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During pregnancy your body goes through many changes, some obvious, some not so much. Changes in hormones, metabolism, fluid retention, and blood circulation can all affect your eyes and your eyesight.

Water retention, for instance, may slightly increase the thickness and curvature of your cornea. It’s a small change, but it could affect whether your glasses or contacts still correct your vision. It’s also the reason laser eye surgery isn’t recommended during pregnancy, and why it’s not a good time to be fitted for new contact lenses or invest in a new pair of glasses.

Your eyes may be drier and more irritated during pregnancy (and for as long as you’re breastfeeding). This, along with subtle changes in the shape and thickness of the cornea, can make it uncomfortable to wear contact lenses.

You may also notice flashing lights or blind spots. One possible cause is a condition called migraine headache with visual aura, which some women experience for the first time during pregnancy. In this condition, a painful headache (usually on one side of the head) is preceded by an aura. This can include visual disturbances, such as bright flashes of light, zigzag lines, blind spots, or even temporary loss of vision. It’s possible to have aura symptoms without the headache.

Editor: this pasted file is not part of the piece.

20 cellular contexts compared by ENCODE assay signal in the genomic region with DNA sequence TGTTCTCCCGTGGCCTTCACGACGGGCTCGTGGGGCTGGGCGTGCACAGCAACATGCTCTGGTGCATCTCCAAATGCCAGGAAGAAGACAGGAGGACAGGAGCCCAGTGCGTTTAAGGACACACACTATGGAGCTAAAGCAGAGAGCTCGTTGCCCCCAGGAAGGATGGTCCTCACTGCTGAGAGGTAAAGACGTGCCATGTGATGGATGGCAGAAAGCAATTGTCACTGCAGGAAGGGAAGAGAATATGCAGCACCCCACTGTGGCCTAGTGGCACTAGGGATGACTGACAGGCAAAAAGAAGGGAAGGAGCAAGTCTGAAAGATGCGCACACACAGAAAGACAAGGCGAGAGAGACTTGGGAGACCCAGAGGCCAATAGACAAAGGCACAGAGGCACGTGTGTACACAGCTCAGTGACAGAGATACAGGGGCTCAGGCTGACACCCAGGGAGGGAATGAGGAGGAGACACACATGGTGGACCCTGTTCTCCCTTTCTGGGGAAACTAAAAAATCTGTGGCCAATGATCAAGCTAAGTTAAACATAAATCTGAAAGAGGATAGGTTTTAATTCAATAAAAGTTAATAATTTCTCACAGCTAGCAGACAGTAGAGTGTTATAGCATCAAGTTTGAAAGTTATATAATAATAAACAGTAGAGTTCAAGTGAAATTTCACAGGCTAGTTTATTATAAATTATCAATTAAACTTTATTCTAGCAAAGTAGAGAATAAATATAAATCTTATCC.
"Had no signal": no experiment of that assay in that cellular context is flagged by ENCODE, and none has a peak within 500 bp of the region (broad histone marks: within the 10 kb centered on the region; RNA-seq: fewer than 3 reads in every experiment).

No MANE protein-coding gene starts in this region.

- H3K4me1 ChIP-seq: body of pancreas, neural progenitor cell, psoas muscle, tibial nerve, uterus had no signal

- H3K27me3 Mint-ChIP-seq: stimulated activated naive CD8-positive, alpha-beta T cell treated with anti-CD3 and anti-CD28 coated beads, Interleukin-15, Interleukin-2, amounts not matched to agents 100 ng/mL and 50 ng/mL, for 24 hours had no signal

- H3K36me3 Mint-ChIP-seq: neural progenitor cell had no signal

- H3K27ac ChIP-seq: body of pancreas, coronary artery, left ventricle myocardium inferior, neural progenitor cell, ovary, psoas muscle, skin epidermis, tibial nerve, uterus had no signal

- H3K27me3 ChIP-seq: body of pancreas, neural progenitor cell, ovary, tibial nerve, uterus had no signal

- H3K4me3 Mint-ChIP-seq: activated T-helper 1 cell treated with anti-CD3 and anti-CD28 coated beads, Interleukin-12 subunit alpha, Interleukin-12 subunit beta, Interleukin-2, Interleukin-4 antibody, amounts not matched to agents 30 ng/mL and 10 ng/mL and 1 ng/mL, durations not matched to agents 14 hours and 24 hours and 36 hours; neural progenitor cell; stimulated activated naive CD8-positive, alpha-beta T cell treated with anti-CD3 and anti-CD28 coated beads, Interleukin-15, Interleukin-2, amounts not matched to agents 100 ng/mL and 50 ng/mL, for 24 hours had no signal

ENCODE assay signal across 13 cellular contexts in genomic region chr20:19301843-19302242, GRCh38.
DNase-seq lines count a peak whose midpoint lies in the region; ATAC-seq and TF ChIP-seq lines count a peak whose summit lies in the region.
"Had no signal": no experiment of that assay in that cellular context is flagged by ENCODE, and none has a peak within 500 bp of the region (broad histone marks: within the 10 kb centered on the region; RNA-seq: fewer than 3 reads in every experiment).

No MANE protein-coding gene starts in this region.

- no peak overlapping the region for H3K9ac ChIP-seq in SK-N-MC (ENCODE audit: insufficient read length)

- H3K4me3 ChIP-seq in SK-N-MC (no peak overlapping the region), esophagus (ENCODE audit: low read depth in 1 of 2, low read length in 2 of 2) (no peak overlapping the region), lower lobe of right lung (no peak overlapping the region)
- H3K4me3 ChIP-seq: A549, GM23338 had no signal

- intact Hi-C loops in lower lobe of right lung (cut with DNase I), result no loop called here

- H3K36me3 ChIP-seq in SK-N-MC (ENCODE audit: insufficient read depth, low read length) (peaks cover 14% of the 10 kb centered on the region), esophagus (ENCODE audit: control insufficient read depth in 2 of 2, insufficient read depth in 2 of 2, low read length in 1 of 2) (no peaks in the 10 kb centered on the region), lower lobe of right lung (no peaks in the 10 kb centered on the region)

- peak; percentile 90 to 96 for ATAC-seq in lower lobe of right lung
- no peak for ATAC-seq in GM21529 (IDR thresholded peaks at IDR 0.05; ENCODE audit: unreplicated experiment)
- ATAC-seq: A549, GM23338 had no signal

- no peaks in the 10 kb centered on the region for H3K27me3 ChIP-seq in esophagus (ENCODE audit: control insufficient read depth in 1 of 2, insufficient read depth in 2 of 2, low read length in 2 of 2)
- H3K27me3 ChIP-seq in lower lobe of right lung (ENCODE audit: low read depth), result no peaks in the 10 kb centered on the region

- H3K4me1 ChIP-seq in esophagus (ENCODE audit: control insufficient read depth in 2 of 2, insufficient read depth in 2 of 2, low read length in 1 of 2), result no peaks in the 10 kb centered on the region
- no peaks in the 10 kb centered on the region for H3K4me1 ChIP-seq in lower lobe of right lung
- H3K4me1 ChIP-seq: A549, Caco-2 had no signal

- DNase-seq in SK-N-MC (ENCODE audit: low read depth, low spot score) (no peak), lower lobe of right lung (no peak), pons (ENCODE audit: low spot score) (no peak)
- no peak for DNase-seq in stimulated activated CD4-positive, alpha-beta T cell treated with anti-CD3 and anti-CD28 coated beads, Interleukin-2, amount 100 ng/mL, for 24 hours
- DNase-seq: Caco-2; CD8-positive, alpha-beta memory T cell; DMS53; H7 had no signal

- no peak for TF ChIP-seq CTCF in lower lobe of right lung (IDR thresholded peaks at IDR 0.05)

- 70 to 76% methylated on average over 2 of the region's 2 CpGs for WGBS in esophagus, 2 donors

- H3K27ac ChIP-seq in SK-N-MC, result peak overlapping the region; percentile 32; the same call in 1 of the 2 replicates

Pregnancy can also improve or worsen existing eye conditions. For example, if you have type 1 or type 2 diabetes, this condition often worsens during pregnancy. See your eye doctor before you get pregnant and again in early pregnancy to get screened for damage to the blood vessels in your retina (diabetic retinopathy). You’ll also need to have more frequent eye exams while you’re pregnant and in the postpartum period.

Glaucoma, on the other hand, sometimes improves during pregnancy, so your eye doctor may be able to lower the dose of your medication – and reduce your baby’s exposure to it.

There are always different products and ways we can help to alleviate dry and irritated eyes during and after your pregnancy, so don’t hesitate to ask for help. If your vision changes unexpectedly, or you notice any unusual flashes, or unexpected visual distortions, call your local optometrist. If your vision does change during pregnancy, it will probably be minor and temporary. Most symptoms will reverse themselves within several months of delivery.

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sources:

AAN. Undated. Migraine. American Academy of Neurology. http://patients.aan.com/disorders/?event=view&disorder_id=987[Accessed August 2017]

AAO. 2012. Ocular changes during pregnancy. American Academy of Ophthalmology.https://www.aao.org/eyenet/article/ocular-changes-during-pregnancy [Accessed August 2017]

AAO. 2016a. Diabetic retinopathy PPP – updated 2016. American Academy of Ophthalmology.https://www.aao.org/preferred-practice-pattern/diabetic-retinopathy-ppp-updated-2016 [Accessed August 2017]

AAO. 2016b. What is central serous chorioretinopathy? American Academy of Ophthalmology. https://www.aao.org/eye-health/diseases/what-is-central-serous-retinopathy [Accessed August 2017]

Mackensen F et al. 2014. Ocular changes during pregnancy. Deutsches Arzteblatt International 111(33-34):567-576.https://www.ncbi.nlm.nih.gov/pmc/articles/PMC4165189/ [Accessed August 2017]